The others all run away leaving Captain EO to fight the Whip Warriors alone. EO is trapped by a closing gate and is preparing for a last stand as both the whip warriors draw their whips back for a final blow. Fuzzball drops his instrument and speedily flies over to tie the two whips together, causing the Whip Warriors to be thrown off balance and giving EO an opportunity to transform them as well. With no further obstacles, EO uses his power to transform the remaining four henchmen not yet unleashed, and they, the transformed whip warriors, and the other dancers press forward in dance. EO transforms the Supreme Leader into a beautiful woman, her lair into a peaceful Greek temple, and the planet into a verdant paradise.

A celebration breaks out to "Another Part of Me" as EO and his crew triumphantly exit and fly off into space.

Special Effects[]

Captain EO made full use of its 3-D effects. The action on the screen extended into the audience, including lasers, laser impacts, smoke effects, and starfields that filled the theater. These effects resulted in the seventeen-minute film costing an estimated $30 million to produce. At the time, it was the most expensive film ever produced on a per-minute basis, averaging out at $1.76 million per minute.

The 2010 version does not include the in-theater laser and starfield effects. It does utilize hydraulics previously used for Honey, I Shrunk the Audience to make the seats shake along with Captain EO's spaceship, as well as LED flood-lighting which is new to the theater. They are also used for the bass-heavy musical numbers. The seats also bounce to the beat of Jackson's song.


The show's orchestral score was composed by James Horner, while the area and pre-show music was written by Richard Bellis.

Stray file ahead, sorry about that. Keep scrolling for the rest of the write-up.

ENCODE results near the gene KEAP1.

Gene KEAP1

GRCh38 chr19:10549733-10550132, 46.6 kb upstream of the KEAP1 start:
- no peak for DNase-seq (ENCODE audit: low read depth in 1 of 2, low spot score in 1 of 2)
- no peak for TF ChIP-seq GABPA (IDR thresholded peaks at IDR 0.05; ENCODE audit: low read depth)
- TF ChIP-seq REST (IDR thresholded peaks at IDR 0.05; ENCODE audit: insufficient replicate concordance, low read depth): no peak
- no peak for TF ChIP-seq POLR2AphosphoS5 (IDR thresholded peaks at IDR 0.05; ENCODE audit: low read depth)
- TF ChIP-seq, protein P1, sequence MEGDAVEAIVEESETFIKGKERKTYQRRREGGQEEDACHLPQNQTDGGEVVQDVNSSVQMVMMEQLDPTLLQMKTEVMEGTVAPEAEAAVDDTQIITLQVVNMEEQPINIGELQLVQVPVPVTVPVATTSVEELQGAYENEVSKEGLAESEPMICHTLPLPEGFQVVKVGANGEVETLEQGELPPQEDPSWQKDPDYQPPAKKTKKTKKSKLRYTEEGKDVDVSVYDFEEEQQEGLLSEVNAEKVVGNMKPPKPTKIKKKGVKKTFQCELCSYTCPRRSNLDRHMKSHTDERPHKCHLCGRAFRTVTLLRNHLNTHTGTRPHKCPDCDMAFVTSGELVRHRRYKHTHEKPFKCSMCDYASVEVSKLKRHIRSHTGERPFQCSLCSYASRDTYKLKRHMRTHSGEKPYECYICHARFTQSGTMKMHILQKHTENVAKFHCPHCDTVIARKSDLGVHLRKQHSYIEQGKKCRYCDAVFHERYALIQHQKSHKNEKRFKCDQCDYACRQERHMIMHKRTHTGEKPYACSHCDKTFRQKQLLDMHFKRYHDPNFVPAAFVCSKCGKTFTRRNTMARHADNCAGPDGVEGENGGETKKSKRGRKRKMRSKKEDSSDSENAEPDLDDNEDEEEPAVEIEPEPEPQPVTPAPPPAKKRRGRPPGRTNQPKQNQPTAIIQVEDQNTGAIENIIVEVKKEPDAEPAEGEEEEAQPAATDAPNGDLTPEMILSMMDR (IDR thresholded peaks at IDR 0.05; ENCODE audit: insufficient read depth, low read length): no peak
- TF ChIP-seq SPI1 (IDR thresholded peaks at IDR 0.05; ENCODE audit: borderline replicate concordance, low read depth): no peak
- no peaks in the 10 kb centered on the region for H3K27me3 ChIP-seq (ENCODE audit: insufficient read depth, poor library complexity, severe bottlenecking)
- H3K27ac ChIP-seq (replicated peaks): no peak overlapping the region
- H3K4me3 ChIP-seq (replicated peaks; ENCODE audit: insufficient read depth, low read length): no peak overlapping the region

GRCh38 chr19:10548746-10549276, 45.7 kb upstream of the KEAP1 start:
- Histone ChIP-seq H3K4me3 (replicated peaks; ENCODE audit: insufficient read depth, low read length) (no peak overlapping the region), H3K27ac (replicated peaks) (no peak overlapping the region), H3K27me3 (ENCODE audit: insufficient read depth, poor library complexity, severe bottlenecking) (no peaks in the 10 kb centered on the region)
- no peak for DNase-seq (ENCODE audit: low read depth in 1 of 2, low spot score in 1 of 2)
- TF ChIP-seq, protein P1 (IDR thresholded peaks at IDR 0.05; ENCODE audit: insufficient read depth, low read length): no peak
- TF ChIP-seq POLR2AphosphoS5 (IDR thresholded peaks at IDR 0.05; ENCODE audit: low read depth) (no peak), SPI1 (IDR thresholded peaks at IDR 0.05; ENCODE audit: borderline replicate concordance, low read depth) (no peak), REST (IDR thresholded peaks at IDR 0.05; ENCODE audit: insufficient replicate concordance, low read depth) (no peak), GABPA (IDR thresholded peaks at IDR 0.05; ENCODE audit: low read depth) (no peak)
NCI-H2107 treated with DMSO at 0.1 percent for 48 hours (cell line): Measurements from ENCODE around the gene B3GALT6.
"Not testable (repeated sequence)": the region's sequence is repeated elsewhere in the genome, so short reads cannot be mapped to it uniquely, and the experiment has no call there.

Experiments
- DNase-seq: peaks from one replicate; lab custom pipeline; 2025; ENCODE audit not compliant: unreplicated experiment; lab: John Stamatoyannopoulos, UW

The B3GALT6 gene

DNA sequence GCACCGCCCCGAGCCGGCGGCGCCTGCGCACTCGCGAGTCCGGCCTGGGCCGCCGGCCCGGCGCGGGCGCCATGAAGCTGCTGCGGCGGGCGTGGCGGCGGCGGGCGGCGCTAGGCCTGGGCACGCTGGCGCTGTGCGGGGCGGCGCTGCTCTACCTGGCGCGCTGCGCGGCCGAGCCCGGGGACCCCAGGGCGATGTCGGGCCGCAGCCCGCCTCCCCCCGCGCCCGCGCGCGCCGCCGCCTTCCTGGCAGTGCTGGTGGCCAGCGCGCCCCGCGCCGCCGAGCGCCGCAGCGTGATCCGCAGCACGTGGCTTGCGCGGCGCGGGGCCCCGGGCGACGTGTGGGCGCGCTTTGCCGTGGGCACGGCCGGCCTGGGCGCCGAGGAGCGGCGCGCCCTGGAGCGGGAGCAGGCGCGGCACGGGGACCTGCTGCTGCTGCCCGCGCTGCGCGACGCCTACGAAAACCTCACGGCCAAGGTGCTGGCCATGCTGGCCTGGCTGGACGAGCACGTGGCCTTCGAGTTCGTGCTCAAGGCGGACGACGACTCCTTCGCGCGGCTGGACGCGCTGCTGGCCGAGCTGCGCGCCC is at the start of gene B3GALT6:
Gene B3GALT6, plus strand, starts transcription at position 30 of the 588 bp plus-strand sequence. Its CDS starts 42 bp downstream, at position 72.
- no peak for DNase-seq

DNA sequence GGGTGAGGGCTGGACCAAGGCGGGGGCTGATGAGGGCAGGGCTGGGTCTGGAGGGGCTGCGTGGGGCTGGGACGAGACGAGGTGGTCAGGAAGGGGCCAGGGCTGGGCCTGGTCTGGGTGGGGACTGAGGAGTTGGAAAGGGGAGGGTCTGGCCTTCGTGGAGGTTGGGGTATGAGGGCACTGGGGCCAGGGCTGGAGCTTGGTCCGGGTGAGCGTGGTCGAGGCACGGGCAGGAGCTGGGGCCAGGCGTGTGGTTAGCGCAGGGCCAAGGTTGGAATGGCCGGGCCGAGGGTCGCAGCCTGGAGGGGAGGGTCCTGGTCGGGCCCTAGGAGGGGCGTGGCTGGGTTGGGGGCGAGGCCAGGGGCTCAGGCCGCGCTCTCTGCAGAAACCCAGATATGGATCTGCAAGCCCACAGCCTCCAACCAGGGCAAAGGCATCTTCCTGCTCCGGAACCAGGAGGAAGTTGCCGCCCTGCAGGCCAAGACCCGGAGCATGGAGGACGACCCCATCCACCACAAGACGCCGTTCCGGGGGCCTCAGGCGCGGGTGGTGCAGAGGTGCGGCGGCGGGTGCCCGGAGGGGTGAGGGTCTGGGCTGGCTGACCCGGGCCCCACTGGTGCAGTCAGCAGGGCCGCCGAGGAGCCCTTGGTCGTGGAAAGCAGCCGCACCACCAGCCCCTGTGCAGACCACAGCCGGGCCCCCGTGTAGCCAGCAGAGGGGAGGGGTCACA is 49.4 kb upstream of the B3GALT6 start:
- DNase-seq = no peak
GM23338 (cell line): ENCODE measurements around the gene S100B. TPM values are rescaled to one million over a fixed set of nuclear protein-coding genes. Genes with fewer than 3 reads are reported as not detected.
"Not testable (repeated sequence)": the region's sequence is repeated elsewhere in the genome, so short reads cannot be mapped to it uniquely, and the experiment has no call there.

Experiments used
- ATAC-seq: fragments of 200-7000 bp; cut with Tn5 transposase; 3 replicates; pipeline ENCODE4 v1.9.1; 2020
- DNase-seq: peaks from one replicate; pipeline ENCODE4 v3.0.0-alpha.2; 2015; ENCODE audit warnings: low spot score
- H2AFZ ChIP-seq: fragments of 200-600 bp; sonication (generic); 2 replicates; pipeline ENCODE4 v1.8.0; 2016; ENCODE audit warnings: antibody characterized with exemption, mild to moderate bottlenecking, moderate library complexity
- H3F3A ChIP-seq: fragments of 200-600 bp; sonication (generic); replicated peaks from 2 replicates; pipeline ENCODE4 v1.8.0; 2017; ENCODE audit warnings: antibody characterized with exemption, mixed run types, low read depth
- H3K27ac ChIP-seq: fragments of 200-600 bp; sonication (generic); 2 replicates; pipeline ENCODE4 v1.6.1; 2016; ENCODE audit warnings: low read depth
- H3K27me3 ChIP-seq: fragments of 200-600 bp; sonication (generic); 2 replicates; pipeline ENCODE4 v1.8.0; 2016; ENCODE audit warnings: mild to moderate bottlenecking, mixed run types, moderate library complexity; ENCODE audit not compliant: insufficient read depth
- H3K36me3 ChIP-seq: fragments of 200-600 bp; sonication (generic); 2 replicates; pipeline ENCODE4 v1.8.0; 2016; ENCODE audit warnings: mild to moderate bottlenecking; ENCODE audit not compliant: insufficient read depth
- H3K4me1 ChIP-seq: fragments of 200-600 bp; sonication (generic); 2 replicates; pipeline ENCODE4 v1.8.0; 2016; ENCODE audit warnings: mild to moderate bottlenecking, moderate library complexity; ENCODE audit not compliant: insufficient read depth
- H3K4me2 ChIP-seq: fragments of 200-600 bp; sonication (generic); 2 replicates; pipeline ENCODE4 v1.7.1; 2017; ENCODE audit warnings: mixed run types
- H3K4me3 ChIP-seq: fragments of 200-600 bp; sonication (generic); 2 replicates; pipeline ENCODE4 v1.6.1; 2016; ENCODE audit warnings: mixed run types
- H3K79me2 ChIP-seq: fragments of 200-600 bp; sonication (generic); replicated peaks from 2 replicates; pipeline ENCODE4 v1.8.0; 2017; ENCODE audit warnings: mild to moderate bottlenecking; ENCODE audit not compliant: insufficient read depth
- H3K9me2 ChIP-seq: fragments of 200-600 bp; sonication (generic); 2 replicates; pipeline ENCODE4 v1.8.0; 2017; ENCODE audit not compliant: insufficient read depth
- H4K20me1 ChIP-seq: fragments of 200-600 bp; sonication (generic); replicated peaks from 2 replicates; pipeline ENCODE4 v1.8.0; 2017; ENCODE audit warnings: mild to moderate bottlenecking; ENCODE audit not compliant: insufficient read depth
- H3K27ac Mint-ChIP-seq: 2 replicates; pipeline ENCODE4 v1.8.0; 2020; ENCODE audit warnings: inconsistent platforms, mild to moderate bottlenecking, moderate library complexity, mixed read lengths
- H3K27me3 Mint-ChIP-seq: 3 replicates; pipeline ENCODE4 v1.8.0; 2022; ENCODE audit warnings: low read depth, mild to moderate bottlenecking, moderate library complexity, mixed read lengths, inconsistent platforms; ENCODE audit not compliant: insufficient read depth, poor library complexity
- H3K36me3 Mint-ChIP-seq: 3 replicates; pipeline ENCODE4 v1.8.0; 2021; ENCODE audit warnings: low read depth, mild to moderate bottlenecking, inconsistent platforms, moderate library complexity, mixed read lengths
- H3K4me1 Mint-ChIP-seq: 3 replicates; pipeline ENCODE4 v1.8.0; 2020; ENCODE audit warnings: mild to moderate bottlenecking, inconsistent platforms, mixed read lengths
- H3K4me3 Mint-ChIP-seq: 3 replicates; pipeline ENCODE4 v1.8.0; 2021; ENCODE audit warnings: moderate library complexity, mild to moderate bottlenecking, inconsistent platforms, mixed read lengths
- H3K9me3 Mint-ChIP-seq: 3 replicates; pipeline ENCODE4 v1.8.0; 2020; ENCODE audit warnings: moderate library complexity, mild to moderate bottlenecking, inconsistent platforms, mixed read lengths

Two new songs appeared in the film. The first is an early mix of "Another Part of Me." The song was re-mixed and later appeared on Jackson's hugely successful Bad album. It was released as a single in 1988, and makes a brief appearance in the movie Rush Hour in which Chris Tucker mimics Jackson after blowing up a car.

"We Are Here to Change the World" was not officially released until 2004 as part of Michael Jackson: The Ultimate Collection. However, this version is a shorter edit of the full-length song. Soul/R&B singer Deniece Williams covered the song on her As Good As It Gets album in 1988.

Popularity & Return[]

Several years after the attraction originally opened, it made its one and only network television appearance on MTV, albeit in a down-converted 2-D version. It has not aired again since, nor has it officially been issued on home video/DVD/Blu-ray, although bootleg videos exist.

After the death of Michael Jackson on June 25, 2009, Captain EO regained popularity on the Internet. For several years, a small group of fans had petitioned Disney to bring back the attraction, and Jackson's death had brought this campaign to a peak. Soon afterward, Disney officials were seen in Disneyland at the Magic Eye Theater and reportedly held a private screening of Captain EO to determine if it could be shown again. It was rumored that Disneyland would announce the return of the attraction at Disneyland in September. However, on September 10, Disney CEO Bob Iger said, "There aren’t plans to bring back Captain EO at this time ... We are looking at it. It’s the kind of thing that, if we did it, would get a fair amount of attention and we’d want to make sure we do it right."

On December 18, 2009, it was announced that Captain EO would return to Tomorrowland at Disneyland beginning in February 2010. Social and Print Media Manager Heather Hust Rivera from Disneyland Resort confirmed this on the DisneyParks Blog and stated that Honey, I Shrunk the Audience! would be closing. The attraction hosted its final public showing in the Magic Eye Theater at midnight on January 4, 2010, to make way for the Michael Jackson film's return.

The attraction re-opened at Disneyland on February 23, 2010. The attraction returned to Discoveryland at Disneyland Paris on June 12, 2010, returned to Epcot at Walt Disney World on July 2, and to Tokyo Disneyland on July 1. The attraction in fact returned to Epcot for a "soft opening" (actual opening to the public prior to the official opening) on June 30, 2010, two days prior to its official re-opening.

Sources & External Links[]